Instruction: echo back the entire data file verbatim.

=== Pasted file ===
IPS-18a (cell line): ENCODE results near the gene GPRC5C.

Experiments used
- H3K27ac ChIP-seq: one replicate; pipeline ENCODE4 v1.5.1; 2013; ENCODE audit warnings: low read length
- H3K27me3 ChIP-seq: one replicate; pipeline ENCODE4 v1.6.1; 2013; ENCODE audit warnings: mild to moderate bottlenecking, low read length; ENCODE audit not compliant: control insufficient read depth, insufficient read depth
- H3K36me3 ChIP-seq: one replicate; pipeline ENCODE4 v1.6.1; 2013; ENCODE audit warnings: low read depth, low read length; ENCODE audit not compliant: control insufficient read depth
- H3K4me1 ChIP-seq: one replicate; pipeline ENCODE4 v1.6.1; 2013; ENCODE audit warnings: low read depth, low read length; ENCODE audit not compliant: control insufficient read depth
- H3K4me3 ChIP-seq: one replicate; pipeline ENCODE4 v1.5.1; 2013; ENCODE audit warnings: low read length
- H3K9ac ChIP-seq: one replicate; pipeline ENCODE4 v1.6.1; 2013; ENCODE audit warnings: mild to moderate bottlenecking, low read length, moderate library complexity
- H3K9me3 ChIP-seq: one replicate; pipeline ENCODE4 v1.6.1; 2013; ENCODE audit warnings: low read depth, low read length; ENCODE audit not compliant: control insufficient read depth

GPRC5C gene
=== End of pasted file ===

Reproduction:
IPS-18a (cell line): ENCODE results near the gene GPRC5C.

Experiments used
- H3K27ac ChIP-seq: one replicate; pipeline ENCODE4 v1.5.1; 2013; ENCODE audit warnings: low read length
- H3K27me3 ChIP-seq: one replicate; pipeline ENCODE4 v1.6.1; 2013; ENCODE audit warnings: mild to moderate bottlenecking, low read length; ENCODE audit not compliant: control insufficient read depth, insufficient read depth
- H3K36me3 ChIP-seq: one replicate; pipeline ENCODE4 v1.6.1; 2013; ENCODE audit warnings: low read depth, low read length; ENCODE audit not compliant: control insufficient read depth
- H3K4me1 ChIP-seq: one replicate; pipeline ENCODE4 v1.6.1; 2013; ENCODE audit warnings: low read depth, low read length; ENCODE audit not compliant: control insufficient read depth
- H3K4me3 ChIP-seq: one replicate; pipeline ENCODE4 v1.5.1; 2013; ENCODE audit warnings: low read length
- H3K9ac ChIP-seq: one replicate; pipeline ENCODE4 v1.6.1; 2013; ENCODE audit warnings: mild to moderate bottlenecking, low read length, moderate library complexity
- H3K9me3 ChIP-seq: one replicate; pipeline ENCODE4 v1.6.1; 2013; ENCODE audit warnings: low read depth, low read length; ENCODE audit not compliant: control insufficient read depth

GPRC5C gene